Specifically, President Nicolás Maduro is reportedly trying to establish extensive political and financial links with Syrian President Bashar al‐Assad and his ally in Lebanon, Hezbollah. The latter has repeatedly condemned U.S. policy towards Maduro, and already appears to have shadowy economic ties to Caracas. There are indications that Maduro’s regime may be utilizing Hezbollah to launder funds from the illegal drug trade.
Washington’s fear is that lurking behind an Assad‐Hezbollah‐Maduro alliance is America’s arch‐nemesis, Iran, which has close relations with both Assad and Hezbollah. Tehran’s apparent objective would be to strengthen the Venezuelan regime, boost anti-U.S. sentiment in the Western Hemisphere, and perhaps acquire some laundered money from a joint Maduro‐Hezbollah operation to ease the pain of U.S. economic sanctions re‐imposed following the Trump administration’s repudiation of the nuclear deal.
Although Iran, Assad, and Hezbollah remain primarily concerned with developments in their own region, the fear that they want to undermine Washington’s power in its own backyard is not unfounded. But U.S. leaders should ask themselves why such diverse factions would coalesce behind that objective.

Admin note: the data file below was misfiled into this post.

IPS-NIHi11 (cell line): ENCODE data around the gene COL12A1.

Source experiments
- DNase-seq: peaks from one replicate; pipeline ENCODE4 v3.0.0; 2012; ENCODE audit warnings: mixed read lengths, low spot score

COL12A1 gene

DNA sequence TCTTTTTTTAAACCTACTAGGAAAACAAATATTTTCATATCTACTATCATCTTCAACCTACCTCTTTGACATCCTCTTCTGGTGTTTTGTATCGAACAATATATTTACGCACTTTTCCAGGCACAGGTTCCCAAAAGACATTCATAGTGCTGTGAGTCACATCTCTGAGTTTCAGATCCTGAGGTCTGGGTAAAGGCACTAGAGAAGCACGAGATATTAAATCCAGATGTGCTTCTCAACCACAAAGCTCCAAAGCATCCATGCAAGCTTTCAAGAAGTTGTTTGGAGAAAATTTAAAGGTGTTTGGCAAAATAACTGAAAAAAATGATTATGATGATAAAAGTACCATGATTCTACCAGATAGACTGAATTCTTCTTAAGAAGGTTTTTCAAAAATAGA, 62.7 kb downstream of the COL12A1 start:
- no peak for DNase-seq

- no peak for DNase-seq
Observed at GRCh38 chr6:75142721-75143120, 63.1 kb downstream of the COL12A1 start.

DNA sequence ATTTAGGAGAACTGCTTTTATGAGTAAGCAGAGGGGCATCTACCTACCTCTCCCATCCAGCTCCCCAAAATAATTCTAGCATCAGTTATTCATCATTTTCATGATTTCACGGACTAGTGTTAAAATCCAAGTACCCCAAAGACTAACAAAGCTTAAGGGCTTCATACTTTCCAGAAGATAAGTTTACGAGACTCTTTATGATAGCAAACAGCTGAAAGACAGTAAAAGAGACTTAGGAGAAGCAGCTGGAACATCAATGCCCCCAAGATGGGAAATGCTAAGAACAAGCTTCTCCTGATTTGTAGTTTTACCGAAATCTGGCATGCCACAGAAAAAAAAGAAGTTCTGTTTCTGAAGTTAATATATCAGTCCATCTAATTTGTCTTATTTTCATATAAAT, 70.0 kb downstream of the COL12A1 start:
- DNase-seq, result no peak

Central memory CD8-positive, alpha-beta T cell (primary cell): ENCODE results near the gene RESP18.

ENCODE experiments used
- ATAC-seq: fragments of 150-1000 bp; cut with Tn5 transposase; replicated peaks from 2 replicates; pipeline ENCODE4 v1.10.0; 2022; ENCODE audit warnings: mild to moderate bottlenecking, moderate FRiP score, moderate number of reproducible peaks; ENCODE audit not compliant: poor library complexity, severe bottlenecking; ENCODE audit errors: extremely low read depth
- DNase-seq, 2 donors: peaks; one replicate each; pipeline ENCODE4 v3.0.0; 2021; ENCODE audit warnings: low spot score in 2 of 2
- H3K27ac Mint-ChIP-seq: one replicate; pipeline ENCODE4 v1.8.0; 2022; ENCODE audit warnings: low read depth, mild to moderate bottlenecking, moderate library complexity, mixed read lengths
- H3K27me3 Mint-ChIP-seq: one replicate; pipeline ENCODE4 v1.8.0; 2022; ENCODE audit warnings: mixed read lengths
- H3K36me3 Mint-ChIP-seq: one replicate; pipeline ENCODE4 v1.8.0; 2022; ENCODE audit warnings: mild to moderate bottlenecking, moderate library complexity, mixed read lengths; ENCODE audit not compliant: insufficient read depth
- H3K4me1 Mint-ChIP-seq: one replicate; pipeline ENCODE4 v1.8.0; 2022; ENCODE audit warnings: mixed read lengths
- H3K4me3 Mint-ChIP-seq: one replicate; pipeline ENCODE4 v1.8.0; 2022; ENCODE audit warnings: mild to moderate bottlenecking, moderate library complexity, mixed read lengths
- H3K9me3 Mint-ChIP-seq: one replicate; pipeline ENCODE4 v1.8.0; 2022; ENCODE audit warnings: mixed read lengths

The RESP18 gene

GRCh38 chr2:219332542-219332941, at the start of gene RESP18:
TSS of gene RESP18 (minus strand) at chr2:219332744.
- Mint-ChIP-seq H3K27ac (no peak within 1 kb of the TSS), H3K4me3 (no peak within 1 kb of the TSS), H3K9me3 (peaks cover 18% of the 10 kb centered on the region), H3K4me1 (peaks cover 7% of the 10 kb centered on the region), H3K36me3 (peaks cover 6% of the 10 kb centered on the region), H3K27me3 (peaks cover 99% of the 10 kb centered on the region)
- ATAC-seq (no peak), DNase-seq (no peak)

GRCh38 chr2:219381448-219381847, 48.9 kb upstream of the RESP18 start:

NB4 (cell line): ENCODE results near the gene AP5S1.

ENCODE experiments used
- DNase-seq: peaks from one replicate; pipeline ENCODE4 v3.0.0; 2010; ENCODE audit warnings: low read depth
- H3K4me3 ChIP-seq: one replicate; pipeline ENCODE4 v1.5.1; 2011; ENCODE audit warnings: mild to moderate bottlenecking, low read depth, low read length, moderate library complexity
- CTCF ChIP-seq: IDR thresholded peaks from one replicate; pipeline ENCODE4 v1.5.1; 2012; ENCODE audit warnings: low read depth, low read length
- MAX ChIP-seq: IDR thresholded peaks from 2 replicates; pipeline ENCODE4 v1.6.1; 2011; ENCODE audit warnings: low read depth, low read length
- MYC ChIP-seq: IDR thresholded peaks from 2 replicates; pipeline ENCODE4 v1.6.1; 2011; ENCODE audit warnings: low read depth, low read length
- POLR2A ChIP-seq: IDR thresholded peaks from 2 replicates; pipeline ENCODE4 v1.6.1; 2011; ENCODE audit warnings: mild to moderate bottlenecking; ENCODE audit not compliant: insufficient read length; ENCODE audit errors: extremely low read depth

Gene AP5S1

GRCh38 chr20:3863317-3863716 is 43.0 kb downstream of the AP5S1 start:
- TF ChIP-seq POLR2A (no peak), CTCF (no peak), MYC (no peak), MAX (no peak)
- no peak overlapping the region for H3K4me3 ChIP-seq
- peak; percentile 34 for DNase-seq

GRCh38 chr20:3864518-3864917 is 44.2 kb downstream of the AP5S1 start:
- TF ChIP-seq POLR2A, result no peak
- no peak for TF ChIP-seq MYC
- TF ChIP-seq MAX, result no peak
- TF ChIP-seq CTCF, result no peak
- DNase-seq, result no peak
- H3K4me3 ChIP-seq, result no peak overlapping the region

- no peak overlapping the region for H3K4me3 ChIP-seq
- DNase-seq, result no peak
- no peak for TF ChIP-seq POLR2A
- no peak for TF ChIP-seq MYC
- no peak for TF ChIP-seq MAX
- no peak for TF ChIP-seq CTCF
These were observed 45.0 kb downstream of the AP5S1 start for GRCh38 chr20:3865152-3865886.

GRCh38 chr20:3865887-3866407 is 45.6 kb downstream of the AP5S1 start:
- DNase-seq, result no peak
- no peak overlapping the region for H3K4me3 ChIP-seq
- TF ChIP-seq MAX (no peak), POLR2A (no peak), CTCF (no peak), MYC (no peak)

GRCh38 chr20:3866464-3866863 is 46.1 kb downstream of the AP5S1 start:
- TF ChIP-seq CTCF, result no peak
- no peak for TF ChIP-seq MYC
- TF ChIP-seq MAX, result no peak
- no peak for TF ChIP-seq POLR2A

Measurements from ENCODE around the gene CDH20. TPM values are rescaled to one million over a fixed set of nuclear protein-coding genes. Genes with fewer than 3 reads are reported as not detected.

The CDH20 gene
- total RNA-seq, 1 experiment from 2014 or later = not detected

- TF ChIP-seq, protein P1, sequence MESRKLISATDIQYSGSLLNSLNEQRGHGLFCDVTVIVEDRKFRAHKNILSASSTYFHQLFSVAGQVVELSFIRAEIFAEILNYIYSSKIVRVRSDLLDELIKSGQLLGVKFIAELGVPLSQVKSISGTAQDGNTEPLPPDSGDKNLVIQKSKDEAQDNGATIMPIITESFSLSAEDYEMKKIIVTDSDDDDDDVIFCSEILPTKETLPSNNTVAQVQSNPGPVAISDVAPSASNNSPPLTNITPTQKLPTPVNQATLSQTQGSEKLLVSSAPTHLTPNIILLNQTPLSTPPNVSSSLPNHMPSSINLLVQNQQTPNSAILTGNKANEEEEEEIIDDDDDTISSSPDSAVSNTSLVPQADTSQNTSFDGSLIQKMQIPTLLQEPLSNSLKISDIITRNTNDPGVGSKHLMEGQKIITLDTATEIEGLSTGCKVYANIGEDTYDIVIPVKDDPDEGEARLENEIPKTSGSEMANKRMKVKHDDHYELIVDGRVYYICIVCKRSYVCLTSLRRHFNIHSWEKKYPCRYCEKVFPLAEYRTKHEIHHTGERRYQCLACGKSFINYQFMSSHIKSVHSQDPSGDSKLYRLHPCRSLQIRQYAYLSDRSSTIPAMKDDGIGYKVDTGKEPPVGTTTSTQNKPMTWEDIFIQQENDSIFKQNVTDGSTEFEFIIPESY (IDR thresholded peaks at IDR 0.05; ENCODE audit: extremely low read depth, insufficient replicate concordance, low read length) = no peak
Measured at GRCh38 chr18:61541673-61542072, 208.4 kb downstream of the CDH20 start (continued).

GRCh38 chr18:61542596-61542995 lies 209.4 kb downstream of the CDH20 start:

It is hardly the only example of this to emerge in recent years, and the principal cause appears to be Washington’s own excessively belligerent policies. That approach is driving together regimes that have little in common except the need to resist U.S. pressure. Washington’s menacing posture undermines rather than enhances American security, and especially in one case—provoking an expanding entente between Russia and China—it poses a grave danger.
The current flirtation between Caracas and anti‐American factions in the Middle East is not the first time that American leaders have worried about collaboration among heterogeneous adversaries. U.S. intelligence agencies and much of the foreign policy community warned for years about cooperation between Iran and North Korea over both nuclear and ballistic missile technology. During the Cold War, a succession of U.S. administrations expressed frustration and anger at the de facto alliance between the totalitarian Soviet Union and democratic India. Yet the underlying cause for that association was not hard to fathom. Both countries opposed U.S. global primacy. India was especially uneasy about Washington’s knee‐jerk diplomatic and military support for Pakistan, despite that country’s history of dictatorial rule and aggression.